Development of a largely anoxic stratified ocean and its temporary massive mixing at the Permian/Triassic boundary supported by the sulfur isotopic record

Yoshimichi Kajiwara, Satoshi Yamakita, Kotaro Ishida, Hiroaki Ishiga, Akira Imai

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Abstract

Systematic sulfur isotope data for whole-rock sulfides have been obtained from the chert-dominated, continuous, pelagic sedimentary sequences spanning the Permian/Triassic (P/Tr) boundary at Tenjinmaru in the Chichibu Terrane and at Sasayama in the Tanba Terrane in Japan. The P/Tr boundary is characterized by the occurrence of siliceous shales in association with a carbonaceous black mudstone which is similar in appearance to the worldwide distributed Cretaceous/Tertiary (K/T) boundary claystone. The observed data clearly demonstrate a significant bimodalism. The 34S/32S ratios with respect to CDT are generally low throughout the Middle Permian (ca.-39 to -25%0) and show a remarkable increase beginning in the lower Upper Permian and persisting into the Lower Triassic (ca.-20 to -2%0), with a temporary and drastic negative shift, down to roughly the same isotopic level as in the Middle Permian, just at the suspected P/Tr boundary (ca.-41 to -23%0). Interestingly, the mode of isotopic excursion across the P/Tr boundary is in striking contrast to that across the K/T boundary which was recently described at Kawaruppu in Hokkado, Japan. The apparent extent of fractionation, with respect to contemporaneous seawater sulfate, in the high 34S/32S group lies within the range of -25 ± 10%0, which is quantitatively equivalent to the currently confirmed range of kinetic isotope effect during bacterial dissimilatory sulfate reduction, and that in the low 34S/32S group mostly exceeds this range, giving the values typically in the range of -45 ± 10%0, which is similar to what is generally observed in the present-day oceanic sediments. The present data would provide strong evidence for the development of a largely stagnant, anoxic, stratified ocean, which presumably began to form in the lower Upper Permian and persisted into the Lower Triassic, and for a brief episode of its temporary massive mixing just at the suspected P/Tr boundary. Such an oceanic oxic-anoxic history may account to some extent for the relatively high enrichments of chalcophile elements in basal Triassic sediments in the world and add a significant constraint to the current arguments on the cause and consequence of the terminal Permian mass extinction.

Original languageEnglish
Pages (from-to)367-379
Number of pages13
JournalPalaeogeography, Palaeoclimatology, Palaeoecology
Volume111
Issue number3-4
DOIs
Publication statusPublished - Jan 1 1994

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Permian-Triassic boundary
isotopes
sulfates
sulfur
Permian
oceans
Japan
mudstone
sediments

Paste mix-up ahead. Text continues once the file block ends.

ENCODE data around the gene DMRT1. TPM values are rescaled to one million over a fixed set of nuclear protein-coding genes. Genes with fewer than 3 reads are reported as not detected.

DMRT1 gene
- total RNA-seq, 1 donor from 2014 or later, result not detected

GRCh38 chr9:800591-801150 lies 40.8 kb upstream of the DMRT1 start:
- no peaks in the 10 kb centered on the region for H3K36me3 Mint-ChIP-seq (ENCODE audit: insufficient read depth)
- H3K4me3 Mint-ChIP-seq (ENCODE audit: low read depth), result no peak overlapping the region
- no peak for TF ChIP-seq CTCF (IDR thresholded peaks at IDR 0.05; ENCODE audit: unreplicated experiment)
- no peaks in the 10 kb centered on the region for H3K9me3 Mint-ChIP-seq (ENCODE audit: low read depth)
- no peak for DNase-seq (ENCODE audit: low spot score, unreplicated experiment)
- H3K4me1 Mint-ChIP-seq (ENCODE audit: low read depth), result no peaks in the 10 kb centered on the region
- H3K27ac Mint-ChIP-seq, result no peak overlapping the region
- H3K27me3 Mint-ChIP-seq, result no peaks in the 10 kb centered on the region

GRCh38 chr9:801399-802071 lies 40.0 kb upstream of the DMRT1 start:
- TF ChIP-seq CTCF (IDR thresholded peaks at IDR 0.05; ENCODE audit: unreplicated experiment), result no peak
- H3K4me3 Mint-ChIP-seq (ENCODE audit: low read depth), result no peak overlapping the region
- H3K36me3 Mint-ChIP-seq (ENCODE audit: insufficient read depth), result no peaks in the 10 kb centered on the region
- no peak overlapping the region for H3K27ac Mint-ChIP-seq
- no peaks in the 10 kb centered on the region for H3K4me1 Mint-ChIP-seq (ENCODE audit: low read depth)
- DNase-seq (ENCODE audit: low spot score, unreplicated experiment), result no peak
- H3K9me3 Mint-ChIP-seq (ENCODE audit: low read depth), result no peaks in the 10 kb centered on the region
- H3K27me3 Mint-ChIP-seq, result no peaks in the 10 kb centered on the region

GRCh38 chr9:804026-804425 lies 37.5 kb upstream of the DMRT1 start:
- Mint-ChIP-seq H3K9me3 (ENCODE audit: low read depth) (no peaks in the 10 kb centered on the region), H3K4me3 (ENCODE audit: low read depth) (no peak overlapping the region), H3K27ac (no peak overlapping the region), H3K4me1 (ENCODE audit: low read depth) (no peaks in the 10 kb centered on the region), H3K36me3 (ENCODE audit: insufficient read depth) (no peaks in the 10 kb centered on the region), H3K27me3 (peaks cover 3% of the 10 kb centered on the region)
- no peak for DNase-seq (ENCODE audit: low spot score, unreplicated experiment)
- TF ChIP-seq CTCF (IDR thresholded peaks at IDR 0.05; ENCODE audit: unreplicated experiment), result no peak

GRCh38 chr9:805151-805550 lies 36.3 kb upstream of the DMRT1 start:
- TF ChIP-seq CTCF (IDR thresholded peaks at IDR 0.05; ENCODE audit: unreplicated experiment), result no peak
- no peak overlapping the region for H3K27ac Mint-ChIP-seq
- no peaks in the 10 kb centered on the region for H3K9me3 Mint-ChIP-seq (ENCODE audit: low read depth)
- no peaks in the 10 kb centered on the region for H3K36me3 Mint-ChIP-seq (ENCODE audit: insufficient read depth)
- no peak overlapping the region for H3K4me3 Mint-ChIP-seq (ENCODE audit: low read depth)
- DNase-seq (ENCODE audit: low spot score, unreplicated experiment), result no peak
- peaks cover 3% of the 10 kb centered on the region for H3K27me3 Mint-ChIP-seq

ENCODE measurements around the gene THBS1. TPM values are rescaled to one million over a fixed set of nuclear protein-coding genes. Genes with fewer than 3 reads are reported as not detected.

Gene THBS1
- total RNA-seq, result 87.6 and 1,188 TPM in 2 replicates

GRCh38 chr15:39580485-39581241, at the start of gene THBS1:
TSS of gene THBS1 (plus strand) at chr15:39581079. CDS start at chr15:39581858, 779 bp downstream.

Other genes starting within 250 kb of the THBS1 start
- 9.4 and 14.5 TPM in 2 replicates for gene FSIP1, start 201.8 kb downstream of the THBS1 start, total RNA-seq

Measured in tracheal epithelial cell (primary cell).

ocean
sulfides
Triassic
fractionation
extinction
seawater
rocks
terrane
kinetics
history
sulfate

All Science Journal Classification (ASJC) codes

  • Oceanography
  • Ecology, Evolution, Behavior and Systematics
  • Earth-Surface Processes
  • Palaeontology

Cite this

Development of a largely anoxic stratified ocean and its temporary massive mixing at the Permian/Triassic boundary supported by the sulfur isotopic record. / Kajiwara, Yoshimichi; Yamakita, Satoshi; Ishida, Kotaro; Ishiga, Hiroaki; Imai, Akira.

In: Palaeogeography, Palaeoclimatology, Palaeoecology, Vol. 111, No. 3-4, 01.01.1994, p. 367-379.

Research output: Contribution to journalArticle

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AU - Imai, Akira

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N2 - Systematic sulfur isotope data for whole-rock sulfides have been obtained from the chert-dominated, continuous, pelagic sedimentary sequences spanning the Permian/Triassic (P/Tr) boundary at Tenjinmaru in the Chichibu Terrane and at Sasayama in the Tanba Terrane in Japan. The P/Tr boundary is characterized by the occurrence of siliceous shales in association with a carbonaceous black mudstone which is similar in appearance to the worldwide distributed Cretaceous/Tertiary (K/T) boundary claystone. The observed data clearly demonstrate a significant bimodalism. The 34S/32S ratios with respect to CDT are generally low throughout the Middle Permian (ca.-39 to -25%0) and show a remarkable increase beginning in the lower Upper Permian and persisting into the Lower Triassic (ca.-20 to -2%0), with a temporary and drastic negative shift, down to roughly the same isotopic level as in the Middle Permian, just at the suspected P/Tr boundary (ca.-41 to -23%0). Interestingly, the mode of isotopic excursion across the P/Tr boundary is in striking contrast to that across the K/T boundary which was recently described at Kawaruppu in Hokkado, Japan. The apparent extent of fractionation, with respect to contemporaneous seawater sulfate, in the high 34S/32S group lies within the range of -25 ± 10%0, which is quantitatively equivalent to the currently confirmed range of kinetic isotope effect during bacterial dissimilatory sulfate reduction, and that in the low 34S/32S group mostly exceeds this range, giving the values typically in the range of -45 ± 10%0, which is similar to what is generally observed in the present-day oceanic sediments. The present data would provide strong evidence for the development of a largely stagnant, anoxic, stratified ocean, which presumably began to form in the lower Upper Permian and persisted into the Lower Triassic, and for a brief episode of its temporary massive mixing just at the suspected P/Tr boundary. Such an oceanic oxic-anoxic history may account to some extent for the relatively high enrichments of chalcophile elements in basal Triassic sediments in the world and add a significant constraint to the current arguments on the cause and consequence of the terminal Permian mass extinction.

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